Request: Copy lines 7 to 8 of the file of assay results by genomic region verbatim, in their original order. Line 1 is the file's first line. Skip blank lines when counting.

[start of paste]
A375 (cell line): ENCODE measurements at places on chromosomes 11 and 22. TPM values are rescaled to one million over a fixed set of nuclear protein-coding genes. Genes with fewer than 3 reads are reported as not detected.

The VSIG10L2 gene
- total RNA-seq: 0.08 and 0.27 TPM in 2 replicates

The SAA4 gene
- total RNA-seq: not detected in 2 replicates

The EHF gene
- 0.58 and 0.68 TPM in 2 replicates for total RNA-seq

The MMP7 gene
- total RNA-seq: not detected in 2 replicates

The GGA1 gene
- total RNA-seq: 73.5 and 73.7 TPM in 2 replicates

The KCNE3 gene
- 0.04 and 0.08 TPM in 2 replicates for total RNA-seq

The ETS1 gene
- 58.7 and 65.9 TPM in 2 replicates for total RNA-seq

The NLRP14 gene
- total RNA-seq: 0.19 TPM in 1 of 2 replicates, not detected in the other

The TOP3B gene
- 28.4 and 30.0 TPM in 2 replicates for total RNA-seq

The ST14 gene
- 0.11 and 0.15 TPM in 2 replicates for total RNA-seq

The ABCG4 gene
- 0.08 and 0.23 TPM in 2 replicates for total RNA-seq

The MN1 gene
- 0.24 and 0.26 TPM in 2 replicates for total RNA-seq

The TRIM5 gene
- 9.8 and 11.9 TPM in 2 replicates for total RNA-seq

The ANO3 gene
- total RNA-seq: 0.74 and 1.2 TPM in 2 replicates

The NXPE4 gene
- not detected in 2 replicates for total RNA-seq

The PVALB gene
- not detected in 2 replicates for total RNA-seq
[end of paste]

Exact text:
- 0.58 and 0.68 TPM in 2 replicates for total RNA-seq

The MMP7 gene